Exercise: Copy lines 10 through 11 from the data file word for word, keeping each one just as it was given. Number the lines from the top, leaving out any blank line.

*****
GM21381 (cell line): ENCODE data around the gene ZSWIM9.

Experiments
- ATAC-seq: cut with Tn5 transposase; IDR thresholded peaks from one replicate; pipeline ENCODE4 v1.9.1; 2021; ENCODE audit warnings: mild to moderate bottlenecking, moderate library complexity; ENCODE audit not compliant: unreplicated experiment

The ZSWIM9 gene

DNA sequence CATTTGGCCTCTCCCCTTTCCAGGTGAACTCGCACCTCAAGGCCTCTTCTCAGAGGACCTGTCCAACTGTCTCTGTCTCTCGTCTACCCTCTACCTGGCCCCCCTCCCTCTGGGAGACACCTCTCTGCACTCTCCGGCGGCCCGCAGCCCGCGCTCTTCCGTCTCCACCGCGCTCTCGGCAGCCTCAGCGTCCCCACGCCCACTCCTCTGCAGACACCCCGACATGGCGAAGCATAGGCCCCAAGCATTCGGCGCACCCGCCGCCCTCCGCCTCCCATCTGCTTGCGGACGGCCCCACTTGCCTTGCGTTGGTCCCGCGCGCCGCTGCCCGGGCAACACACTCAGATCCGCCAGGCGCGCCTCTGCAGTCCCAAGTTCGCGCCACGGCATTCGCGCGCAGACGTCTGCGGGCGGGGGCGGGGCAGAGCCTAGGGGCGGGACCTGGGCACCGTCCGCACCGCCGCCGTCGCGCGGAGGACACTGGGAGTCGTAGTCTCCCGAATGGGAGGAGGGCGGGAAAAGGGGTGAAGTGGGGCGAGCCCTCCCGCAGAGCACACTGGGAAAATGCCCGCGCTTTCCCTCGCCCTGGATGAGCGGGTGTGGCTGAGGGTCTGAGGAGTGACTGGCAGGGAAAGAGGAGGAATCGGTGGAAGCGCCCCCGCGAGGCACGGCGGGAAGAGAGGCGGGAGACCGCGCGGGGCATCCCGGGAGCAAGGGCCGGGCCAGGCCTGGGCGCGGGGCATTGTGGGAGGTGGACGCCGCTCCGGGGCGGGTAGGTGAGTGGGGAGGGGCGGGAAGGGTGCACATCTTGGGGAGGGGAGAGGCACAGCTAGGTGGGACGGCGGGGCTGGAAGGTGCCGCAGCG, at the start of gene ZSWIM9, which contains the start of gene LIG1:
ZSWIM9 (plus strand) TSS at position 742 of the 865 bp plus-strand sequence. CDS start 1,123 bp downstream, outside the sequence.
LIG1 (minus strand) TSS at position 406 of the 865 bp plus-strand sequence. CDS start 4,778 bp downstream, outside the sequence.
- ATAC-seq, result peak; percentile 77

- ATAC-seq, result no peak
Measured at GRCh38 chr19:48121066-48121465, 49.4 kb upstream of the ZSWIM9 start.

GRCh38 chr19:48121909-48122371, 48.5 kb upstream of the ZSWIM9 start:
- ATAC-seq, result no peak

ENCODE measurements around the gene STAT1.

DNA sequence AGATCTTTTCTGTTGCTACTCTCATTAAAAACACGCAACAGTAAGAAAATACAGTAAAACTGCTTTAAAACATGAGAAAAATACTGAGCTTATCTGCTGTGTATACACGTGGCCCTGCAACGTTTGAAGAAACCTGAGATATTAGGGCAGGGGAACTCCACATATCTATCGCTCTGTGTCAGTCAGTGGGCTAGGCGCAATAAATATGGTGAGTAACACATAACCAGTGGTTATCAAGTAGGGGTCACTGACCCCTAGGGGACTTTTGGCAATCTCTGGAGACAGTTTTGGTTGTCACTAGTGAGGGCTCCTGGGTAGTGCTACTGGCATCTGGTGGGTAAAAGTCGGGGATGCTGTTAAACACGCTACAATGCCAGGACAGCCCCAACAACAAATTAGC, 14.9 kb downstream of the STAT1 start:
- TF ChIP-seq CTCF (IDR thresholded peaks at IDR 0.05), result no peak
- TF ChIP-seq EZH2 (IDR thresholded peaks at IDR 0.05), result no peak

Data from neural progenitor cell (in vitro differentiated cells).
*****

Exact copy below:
Measured at GRCh38 chr19:48121066-48121465, 49.4 kb upstream of the ZSWIM9 start.

GRCh38 chr19:48121909-48122371, 48.5 kb upstream of the ZSWIM9 start: